Influence of the Great Megathrust Earthquakes of the Past Decade on Risk Assessment and Outreach Programs

Thursday, 18 December 2014: 5:00 PM
Lorinda A Dengler, Humboldt State University, Arcata, CA, United States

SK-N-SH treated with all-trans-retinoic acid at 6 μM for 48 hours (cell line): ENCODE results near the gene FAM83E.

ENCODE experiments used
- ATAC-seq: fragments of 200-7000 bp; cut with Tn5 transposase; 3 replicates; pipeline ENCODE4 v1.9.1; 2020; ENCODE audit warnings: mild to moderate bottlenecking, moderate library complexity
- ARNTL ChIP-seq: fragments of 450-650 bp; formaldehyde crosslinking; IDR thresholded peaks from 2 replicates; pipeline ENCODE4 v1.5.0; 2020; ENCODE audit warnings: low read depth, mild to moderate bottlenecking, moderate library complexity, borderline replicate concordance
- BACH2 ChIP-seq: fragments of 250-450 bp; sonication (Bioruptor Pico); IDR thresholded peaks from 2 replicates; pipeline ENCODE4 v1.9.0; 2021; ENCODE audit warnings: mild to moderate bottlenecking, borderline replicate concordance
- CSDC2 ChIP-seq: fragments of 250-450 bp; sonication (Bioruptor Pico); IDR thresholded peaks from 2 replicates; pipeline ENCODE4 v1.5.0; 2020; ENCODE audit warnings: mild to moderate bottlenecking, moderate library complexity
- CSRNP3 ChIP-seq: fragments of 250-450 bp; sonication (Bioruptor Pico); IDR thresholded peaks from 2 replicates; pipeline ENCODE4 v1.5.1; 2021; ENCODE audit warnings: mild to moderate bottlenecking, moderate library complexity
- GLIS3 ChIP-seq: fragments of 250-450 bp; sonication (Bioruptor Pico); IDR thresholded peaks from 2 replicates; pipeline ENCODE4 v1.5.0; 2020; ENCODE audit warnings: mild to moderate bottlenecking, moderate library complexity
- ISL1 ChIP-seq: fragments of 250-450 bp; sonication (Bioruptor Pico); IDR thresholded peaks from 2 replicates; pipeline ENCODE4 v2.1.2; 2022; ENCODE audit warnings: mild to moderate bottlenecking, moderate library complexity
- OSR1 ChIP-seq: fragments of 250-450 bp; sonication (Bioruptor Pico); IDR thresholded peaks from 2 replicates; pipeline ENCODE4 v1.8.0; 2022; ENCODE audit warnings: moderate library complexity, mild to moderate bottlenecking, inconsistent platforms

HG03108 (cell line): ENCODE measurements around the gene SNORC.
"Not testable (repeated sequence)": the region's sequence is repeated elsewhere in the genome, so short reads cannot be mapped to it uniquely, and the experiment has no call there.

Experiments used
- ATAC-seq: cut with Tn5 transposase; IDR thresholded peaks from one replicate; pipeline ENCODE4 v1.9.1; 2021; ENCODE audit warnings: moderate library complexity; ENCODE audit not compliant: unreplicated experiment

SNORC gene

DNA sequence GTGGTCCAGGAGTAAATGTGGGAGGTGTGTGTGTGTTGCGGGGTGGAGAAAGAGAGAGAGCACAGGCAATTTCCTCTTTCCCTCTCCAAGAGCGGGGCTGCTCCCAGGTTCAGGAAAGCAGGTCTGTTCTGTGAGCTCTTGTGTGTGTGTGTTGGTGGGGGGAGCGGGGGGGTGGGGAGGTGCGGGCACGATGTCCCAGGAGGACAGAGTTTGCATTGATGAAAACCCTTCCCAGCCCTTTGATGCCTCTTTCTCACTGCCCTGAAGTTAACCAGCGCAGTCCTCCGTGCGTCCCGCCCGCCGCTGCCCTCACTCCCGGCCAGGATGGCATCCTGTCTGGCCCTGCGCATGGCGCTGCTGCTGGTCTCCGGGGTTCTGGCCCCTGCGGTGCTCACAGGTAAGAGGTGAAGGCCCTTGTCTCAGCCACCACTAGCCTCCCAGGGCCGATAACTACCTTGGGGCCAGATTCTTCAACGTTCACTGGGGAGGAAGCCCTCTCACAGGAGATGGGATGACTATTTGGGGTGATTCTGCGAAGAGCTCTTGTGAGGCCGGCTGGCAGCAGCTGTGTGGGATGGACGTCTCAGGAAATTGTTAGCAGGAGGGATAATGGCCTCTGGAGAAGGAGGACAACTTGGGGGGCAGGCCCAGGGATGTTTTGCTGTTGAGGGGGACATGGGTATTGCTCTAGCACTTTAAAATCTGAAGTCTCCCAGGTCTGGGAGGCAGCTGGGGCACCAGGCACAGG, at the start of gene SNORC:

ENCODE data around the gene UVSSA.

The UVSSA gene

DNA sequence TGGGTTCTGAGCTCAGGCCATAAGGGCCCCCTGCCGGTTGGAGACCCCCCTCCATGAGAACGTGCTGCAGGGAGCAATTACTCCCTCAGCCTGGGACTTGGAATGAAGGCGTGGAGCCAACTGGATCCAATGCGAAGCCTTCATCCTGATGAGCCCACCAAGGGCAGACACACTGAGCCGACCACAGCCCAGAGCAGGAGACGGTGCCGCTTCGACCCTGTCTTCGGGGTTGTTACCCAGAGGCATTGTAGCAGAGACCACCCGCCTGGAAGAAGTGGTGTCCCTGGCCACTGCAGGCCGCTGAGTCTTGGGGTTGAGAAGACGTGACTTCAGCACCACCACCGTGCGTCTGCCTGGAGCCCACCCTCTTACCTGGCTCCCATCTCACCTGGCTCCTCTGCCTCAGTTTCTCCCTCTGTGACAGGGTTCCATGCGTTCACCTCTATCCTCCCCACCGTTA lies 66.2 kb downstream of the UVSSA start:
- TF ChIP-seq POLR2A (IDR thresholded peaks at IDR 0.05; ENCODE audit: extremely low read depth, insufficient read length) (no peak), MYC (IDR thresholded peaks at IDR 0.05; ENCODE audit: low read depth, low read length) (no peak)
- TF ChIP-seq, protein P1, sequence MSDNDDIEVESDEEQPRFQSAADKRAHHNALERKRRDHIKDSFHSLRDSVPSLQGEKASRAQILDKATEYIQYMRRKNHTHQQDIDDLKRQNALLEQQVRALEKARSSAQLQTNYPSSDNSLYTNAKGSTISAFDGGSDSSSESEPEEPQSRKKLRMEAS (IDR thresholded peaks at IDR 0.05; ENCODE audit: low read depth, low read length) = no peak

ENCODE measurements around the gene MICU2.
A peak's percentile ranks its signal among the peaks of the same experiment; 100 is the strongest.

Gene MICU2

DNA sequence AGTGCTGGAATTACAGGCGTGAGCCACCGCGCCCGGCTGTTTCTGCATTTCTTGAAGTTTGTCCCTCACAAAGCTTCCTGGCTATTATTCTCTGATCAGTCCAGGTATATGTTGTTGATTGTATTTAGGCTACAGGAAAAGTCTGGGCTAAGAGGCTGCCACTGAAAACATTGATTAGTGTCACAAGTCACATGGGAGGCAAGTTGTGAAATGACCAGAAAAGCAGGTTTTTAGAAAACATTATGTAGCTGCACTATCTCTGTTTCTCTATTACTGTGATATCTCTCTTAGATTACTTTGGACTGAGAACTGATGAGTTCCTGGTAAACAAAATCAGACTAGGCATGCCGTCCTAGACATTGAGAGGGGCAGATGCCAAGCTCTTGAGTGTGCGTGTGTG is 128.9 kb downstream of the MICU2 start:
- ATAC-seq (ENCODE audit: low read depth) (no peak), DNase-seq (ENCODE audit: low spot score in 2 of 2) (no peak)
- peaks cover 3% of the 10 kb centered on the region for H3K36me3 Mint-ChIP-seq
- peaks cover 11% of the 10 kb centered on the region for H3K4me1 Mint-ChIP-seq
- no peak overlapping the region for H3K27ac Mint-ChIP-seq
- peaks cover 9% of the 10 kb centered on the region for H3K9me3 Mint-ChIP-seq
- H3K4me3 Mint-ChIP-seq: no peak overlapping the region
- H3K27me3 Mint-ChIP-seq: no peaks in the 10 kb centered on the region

Four subduction zone earthquakes of magnitude ≥ 8.6 occurred between 2004 and 2013. No earthquakes of this size were reported anywhere in the world in the preceding 36 years. The wealth of seismic, geodetic, geologic and tsunami data from these great megathrust events has advanced the understanding of subduction zones and challenged a number of previously accepted ideas. This talk focuses on how they have also influenced risk assessment and preparedness programs. Megathrust earthquakes differ from other large damaging earthquakes. The size of the megathrust source means a much larger area may be impacted by earthquake shakingaffecting not only the amount of damage, but posing response and recovery challenges. A second factor is tsunami generation. About a third of the 760,000 casualties in the decade were caused by the four mega-earthquakes. All four produced deadly tsunamis and over 95% of the death total was attributed to tsunami. Even when the extraordinarily deadly 2004 Andaman Sumatra tsunami is removed from the data set, 85% of the casualties in the remaining three earthquakes were caused by tsunami. In contrast, in the non-megathrust events caused over two-thirds of the decade's casualties but less than 1 % were caused by tsunami. The Cascadia subduction zone along the coast of northern California, Oregon, Washington and southern British Columbia is the only location in the contiguous 48 states where a great megathrust earthquake will someday occur. Assessing the risk posed by Cascadia and developing effective preparedness programs pose a number of challenges. Awareness of Cascadia is relatively recent and assessing the magnitude, recurrence and nature of past events depends primarily on paleoseismology. The megathrust events of the past decade provide a proxy for and a general picture of the likely impacts of a future Cascadia earthquake and have influenced preparedness efforts throughout the Cascadia region. The recent events have also posed problems for Cascadia. Each event has changed perceptions and risk assessments among the Cascadia states and provinces that has led to differences in standards for hazard maps, sirens and education protocol. A challenges for the next decade is to bridge these differences to develop more consistency throughout the Cascadia region.